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SiC MOSFET Characterization and Reliability at 300 °

Static behavior
Fig. 1. Vth(top) and RDS(ON) (bottom) behavior with increasing temperature.
Silicon carbide (SiC) MOSFETs are wide bandgap devices capable of achieving higher voltage and higher temperature operation, compared to their silicon insulated gate bipolar transistor (IGBT) counterparts. This is due to their high electric breakdown field and high thermal conductivity. In theory, high temperature operation is feasible; however, the industry is limited by several factors. Those factors include the temperature rating for the packaging, as well as the MOSFET gate oxide instability at higher temperatures. Standard TO-247 packages for SiC MOSFETs are typically only rated to around 150 to 175 °C maximum junction temperature. Even though SiC is mechanically stable up to extremely high temperatures, the SiC/SiO2 interface mismatch at the MOS layer causes undesirable shifts of electrical properties at higher temperatures for SiC MOSFETs. To ensure reliability and operation of SiC MOSFETs at extremely high temperatures, there are two major steps to be addressed. Firstly, the package of the device must be able to withstand the heat and be reliable. Secondly, the electrical characteristics of the SiC MOSFET must not vary significantly from nominal datasheet values at said temperatures. This work focuses mainly on the latter point. To determine the extent of the shift in electrical properties in SiC at junction temperatures of 300 °C, standard 1.2 kV, 36 A SiC MOSFETs in TO-247 packaging are taken to 300 °C, where the static electrical characteristics were analyzed. To detect any abnormalities in SiC MOSFETs due to a package or device failure, two main points are analyzed: threshold voltage, Vth, and on-resistance, RDS(ON). Other characteristics measured include the output characteristic, reverse output characteristic, transfer curve, avalanche breakdown voltage, and gate leakage current measurements. Outside of abnormalities, the expected behavior in Vth and RDS(ON) with increasing temperature are a gradual shift downwards and upwards, respectively. Although the exact reason of the threshold voltage shift is unknown, it is suspected to be the temperature-dependent introduction of hole traps within the gate oxide layer. RDS(ON) increases due to the drift layerÂ’s resistance being strongly proportional with increasing temperature, due to the electron mobility decreasing. As shown in Fig. 1, SiC MOSFETs perform as expected up to 300 °C without any package or device failure under short-term conditions. After concluding that the SiC MOSFETs perform as expected at temperatures up to 300 °C, the reliability must be tested for the same devices under similar temperatures. There are several industry standards in testing for MOSFET reliability. Some tests are designed to stress the device, while others are designed to stress the package. Fig. 2 summarizes popular tests for SiC device reliability, ranging from device to package stress, or both. To ensure that current generation SiC MOSFETs are suitable for reliable 300 °C operation, high temperature gate bias (HTGB) and high temperature reverse bias (HTRB) tests are chosen.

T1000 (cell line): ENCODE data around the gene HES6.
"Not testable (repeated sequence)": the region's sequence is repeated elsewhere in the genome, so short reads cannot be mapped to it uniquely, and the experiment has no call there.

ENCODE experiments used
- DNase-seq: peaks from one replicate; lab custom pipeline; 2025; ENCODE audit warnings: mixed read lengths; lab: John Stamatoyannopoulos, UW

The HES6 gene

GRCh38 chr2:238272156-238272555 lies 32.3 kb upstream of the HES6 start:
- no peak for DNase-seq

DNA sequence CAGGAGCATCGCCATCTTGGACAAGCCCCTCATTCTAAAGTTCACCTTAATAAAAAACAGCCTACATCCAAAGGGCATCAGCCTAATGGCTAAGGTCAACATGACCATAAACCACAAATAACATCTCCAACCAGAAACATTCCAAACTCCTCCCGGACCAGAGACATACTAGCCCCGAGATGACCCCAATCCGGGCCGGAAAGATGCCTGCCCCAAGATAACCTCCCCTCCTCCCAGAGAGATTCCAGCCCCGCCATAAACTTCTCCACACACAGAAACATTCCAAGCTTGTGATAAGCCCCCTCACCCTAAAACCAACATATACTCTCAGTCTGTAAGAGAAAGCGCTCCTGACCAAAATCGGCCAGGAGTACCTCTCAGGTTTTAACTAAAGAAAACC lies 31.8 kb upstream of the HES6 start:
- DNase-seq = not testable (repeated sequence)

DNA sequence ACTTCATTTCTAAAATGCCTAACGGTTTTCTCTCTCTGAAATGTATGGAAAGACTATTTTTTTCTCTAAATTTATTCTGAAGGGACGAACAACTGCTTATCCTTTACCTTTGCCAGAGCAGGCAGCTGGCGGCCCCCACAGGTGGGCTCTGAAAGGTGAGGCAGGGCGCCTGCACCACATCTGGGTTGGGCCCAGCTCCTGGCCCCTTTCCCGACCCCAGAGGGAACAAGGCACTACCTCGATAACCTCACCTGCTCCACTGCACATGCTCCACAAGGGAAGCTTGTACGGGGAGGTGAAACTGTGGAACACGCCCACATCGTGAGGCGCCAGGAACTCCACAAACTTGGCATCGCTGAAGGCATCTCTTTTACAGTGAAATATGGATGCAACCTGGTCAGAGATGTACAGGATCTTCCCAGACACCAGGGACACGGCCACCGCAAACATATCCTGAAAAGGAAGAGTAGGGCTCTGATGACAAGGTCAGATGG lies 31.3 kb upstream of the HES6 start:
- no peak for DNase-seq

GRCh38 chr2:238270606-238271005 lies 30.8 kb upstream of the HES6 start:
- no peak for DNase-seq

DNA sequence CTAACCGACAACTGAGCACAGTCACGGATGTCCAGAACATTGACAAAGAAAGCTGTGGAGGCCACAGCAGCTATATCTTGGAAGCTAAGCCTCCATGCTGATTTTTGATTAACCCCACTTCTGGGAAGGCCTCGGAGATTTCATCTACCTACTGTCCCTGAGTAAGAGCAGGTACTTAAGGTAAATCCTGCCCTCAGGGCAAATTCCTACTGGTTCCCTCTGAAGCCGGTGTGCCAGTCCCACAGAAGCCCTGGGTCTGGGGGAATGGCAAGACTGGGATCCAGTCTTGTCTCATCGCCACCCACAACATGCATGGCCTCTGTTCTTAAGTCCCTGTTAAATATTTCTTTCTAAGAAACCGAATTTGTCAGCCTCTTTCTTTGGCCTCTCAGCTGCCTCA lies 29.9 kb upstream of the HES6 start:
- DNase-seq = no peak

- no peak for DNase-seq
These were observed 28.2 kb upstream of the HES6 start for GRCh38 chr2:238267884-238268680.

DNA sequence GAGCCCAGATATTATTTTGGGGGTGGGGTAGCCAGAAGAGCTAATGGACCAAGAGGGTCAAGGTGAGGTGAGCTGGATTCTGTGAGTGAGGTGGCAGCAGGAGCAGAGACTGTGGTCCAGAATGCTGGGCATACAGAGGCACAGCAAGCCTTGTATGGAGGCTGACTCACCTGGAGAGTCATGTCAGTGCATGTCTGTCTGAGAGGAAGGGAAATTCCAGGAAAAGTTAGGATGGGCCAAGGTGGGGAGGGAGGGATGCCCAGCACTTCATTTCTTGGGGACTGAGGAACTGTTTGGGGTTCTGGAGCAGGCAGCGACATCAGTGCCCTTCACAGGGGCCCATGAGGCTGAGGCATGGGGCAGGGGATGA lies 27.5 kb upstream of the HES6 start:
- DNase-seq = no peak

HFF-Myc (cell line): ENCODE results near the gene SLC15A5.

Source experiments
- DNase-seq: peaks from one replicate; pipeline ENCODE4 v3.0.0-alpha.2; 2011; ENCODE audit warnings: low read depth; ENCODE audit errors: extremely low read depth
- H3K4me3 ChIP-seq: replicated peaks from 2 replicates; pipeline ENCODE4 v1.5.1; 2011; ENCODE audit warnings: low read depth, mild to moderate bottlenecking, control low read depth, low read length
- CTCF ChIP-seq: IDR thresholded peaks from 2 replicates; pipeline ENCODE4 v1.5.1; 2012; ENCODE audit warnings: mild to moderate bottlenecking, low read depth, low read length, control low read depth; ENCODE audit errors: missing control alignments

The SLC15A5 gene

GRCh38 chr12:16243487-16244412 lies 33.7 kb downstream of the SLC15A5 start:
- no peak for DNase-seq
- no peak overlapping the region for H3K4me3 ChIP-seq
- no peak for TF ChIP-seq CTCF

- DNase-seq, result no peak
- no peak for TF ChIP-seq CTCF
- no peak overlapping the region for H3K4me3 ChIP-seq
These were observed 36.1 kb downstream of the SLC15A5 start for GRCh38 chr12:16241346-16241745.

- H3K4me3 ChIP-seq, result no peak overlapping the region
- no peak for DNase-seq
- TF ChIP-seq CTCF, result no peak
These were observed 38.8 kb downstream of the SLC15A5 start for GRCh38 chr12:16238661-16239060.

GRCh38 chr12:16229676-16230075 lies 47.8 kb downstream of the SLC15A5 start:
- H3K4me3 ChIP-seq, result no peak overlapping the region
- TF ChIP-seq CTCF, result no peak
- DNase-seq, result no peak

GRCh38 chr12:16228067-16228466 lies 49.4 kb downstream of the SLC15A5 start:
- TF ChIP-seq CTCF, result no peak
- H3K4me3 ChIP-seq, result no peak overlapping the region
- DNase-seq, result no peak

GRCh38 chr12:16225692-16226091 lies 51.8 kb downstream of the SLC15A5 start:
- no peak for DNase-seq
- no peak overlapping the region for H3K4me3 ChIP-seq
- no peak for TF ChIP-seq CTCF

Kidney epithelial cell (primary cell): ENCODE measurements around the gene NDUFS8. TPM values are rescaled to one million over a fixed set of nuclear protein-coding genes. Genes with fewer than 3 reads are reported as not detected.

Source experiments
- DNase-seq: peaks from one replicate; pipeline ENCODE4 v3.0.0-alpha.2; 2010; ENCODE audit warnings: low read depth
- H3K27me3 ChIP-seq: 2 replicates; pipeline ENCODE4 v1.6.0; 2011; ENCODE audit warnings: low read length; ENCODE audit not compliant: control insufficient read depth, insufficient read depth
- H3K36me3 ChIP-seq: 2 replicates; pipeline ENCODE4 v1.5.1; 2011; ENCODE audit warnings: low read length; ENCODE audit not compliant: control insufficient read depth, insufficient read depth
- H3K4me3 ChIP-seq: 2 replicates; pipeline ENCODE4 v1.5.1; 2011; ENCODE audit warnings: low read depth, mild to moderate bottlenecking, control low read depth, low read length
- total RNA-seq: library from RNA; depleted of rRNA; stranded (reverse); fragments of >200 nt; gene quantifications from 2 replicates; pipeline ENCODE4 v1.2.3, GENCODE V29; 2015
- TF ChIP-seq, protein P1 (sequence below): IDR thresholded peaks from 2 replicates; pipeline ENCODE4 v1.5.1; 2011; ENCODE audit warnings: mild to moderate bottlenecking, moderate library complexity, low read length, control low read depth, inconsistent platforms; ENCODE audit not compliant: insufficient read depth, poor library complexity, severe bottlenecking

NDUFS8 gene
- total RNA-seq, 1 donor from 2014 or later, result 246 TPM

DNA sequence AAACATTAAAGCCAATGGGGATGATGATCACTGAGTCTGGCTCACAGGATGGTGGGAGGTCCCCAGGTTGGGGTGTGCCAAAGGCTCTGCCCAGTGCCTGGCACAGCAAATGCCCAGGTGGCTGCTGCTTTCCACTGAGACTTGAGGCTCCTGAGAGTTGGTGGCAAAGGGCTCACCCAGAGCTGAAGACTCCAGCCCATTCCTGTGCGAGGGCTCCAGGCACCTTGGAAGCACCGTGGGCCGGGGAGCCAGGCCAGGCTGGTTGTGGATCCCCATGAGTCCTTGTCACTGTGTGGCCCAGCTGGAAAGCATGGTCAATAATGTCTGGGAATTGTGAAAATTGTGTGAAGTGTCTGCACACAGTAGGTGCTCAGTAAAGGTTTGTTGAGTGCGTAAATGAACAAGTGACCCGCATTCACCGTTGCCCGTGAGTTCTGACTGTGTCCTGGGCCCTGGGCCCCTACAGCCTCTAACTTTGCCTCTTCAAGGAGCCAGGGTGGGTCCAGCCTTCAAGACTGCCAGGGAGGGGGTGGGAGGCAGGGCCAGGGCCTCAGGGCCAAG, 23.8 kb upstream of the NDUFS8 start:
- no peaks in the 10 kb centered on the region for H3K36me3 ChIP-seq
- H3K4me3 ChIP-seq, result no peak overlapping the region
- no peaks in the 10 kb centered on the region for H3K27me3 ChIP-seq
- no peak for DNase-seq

Reliability methods
Fig. 2. Summary of reliability testing methods.
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